• openSUSE Conference returns to Nuremberg

    The openSUSE Conference will return to Nuremberg June 22 – 26 and have its conference at a cultural center in the heart of the Bavarian city.

    This year’s oSC will take place at the Z Bau, which was a former military barracks before being converted into a cultural center in 2014.

  • Sugar on openSUSE

    Built openSUSE Leap based Sugar test images on SUSE Studio, get it from here.

  • Tumbleweed waits for workers

    openSUSE’s rolling distribution Tumbleweed goes through automated tests before a snapshot is released and heavily relies on openQA for the process of Tumbleweed to create regular snapshots.

    [...]

    The automated testing of openQA is currently running with only two workers left instead of the usual 10. The remaining workers are largely overloaded and can’t cope with the workload to produce new snapshots.

openSUSE Tumbleweed Users Get systemd 228, GCC 5.3.1, Firefox 44.0, and New YaST

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SUSE

openSUSE's Douglas DeMaio writes today, February 10, in a lengthy blog post about the fact that the openSUSE Tumbleweed rolling release operating system received no less than four snapshots this week with dozens of updated packages.

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openSUSE 13.1 Linux Has Reached End of Life, Evergreen Team Takes Over

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SUSE

All good things must come to an end, and so SUSE and the openSUSE Linux community today, February 3, 2016, announced that they will no longer support the openSUSE 13.1 operating system.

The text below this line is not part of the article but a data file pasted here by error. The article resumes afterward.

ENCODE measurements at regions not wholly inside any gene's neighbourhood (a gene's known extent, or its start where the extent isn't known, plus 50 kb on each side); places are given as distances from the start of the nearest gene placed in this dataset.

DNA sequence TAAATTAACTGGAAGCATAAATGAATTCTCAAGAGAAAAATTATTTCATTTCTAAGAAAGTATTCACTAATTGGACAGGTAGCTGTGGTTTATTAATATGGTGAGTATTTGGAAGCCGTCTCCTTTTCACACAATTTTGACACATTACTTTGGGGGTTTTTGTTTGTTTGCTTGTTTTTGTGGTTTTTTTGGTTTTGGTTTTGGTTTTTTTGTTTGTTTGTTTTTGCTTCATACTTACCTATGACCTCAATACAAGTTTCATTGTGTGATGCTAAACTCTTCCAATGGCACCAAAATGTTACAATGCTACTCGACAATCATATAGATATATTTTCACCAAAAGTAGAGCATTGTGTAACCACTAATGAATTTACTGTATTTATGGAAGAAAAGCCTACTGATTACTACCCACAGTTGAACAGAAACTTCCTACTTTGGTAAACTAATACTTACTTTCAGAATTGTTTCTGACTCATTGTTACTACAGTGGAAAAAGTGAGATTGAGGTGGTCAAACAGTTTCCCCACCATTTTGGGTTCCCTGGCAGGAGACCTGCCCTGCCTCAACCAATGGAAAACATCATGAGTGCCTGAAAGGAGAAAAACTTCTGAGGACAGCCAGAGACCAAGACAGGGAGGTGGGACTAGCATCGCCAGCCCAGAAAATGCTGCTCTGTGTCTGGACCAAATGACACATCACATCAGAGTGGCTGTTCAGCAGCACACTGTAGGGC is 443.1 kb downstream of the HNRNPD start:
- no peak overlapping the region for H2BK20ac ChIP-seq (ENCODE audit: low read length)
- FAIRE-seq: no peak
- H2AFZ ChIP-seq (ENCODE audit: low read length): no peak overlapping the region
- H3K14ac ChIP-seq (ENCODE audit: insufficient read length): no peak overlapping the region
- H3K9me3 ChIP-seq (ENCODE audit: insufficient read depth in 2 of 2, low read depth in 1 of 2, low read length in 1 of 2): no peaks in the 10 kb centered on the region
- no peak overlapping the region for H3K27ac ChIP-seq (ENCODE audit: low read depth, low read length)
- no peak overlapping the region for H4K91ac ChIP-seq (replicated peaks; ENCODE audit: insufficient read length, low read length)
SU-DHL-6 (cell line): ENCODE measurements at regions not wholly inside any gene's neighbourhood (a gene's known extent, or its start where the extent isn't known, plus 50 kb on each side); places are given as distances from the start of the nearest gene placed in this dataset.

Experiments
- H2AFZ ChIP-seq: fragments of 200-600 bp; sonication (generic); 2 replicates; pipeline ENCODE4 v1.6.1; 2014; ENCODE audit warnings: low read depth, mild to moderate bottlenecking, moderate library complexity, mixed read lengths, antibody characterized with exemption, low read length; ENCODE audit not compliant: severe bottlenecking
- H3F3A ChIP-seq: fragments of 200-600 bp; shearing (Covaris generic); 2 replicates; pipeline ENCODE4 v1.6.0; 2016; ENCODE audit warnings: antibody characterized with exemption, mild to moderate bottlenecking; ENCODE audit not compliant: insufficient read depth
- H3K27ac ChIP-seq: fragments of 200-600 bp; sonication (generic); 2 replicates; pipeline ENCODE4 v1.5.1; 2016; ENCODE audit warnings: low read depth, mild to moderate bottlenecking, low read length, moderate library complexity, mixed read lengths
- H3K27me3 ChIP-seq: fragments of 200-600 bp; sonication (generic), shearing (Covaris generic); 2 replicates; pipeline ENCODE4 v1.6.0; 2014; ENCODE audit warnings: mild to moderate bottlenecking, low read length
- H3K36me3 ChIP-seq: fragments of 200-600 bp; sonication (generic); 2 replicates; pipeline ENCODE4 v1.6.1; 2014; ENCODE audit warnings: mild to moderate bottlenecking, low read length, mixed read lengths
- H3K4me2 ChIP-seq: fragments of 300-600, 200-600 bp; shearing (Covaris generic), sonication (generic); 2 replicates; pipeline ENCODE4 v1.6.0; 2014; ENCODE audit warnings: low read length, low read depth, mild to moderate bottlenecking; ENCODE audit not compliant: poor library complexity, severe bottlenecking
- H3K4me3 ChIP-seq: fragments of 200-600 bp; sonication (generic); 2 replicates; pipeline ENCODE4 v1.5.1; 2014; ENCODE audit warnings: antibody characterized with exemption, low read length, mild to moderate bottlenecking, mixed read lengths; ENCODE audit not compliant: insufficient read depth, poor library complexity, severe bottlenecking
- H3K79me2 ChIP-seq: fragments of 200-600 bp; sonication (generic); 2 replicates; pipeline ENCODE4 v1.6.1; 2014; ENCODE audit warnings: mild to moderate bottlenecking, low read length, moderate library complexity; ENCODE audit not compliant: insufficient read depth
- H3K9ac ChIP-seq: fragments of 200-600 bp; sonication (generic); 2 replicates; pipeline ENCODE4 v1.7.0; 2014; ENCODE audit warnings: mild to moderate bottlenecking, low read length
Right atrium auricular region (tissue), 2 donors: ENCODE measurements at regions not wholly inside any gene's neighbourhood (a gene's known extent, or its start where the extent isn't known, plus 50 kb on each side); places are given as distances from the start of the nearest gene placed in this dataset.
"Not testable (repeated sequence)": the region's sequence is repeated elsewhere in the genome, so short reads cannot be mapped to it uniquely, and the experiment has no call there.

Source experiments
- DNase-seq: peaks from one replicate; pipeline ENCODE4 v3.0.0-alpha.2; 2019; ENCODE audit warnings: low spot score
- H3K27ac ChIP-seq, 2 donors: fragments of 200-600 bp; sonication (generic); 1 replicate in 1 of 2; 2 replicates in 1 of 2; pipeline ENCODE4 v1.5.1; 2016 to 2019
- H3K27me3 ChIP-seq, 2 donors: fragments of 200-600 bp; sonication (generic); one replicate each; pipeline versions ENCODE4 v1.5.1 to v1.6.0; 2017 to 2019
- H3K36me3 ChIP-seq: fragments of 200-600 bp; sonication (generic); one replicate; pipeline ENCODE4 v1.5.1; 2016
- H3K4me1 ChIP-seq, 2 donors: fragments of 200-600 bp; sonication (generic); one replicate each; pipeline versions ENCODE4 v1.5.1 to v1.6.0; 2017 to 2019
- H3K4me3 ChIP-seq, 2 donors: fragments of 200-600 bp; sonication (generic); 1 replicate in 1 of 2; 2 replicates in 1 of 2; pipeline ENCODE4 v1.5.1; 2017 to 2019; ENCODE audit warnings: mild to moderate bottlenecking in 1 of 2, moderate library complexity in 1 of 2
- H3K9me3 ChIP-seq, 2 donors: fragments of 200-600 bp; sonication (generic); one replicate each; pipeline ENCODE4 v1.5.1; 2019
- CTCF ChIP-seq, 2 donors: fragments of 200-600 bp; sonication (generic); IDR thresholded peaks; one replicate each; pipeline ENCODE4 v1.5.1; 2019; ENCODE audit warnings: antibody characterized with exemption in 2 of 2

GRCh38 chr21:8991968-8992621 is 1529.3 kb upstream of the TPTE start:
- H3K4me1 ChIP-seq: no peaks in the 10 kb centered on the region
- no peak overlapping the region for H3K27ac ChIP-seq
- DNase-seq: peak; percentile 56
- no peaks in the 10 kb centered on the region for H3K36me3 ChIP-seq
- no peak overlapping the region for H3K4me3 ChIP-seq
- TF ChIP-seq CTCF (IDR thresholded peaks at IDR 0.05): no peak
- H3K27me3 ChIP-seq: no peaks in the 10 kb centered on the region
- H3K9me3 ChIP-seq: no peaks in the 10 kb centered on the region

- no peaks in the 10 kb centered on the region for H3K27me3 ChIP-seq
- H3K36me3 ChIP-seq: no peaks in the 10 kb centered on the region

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SUSE Leftovers

Filed under
SUSE
  • SUSE and Others Find That Public Clouds Aren't Getting Smacked By Private Ones

    A wave of new survey results is coming in, and the numbers make a clear case that the open cloud is going to remain one of the biggest tech stories of 2016. Not all of the results are totally rosy, though. There is brand new evidence that a lack of workers with OpenStack skills may be holding the cloud platform back, especially at enterprises. SUSE LLC’s survey on OpenStack adoption trends reports that over eighty percent of enterprises are either planning to, or have already, implemented OpenStack as a cloud computing solution within their organizations. That means the need and desire is there. However, more than half of all organizations that have tried to deploy OpenStack say they’ve failed to do so due to a lack of skills.

  • YaST Team: Highlights of development sprint 14

    Another three weeks period and another report from the YaST Team (if you don’t know what we are talking about, see highlights of sprint 13 and the presentation post). This was actually a very productive sprint although, as usual, not all changes have such an obvious impact on final users, at least in the short term.

  • openSUSE News: New openSUSE Board Elected

    The campaign is over; the votes are counted and three members of the openSUSE community will lead the overall project on the openSUSE Board.

    Tomáš Chvátal, Gertjan Lettink, and Bryan Lunduke take the helm with the existing board members of Michal Hrušecký, Kostas Koudaras and chairman Richard Brown.

Tumbleweed delivers several KDE updates

Filed under
KDE
SUSE

Last week’s updates to Tumbleweed brought several new packages to openSUSE’s rolling release like Kmail 5, KDE Framework 5.18.0 and updates to Perl and YaST.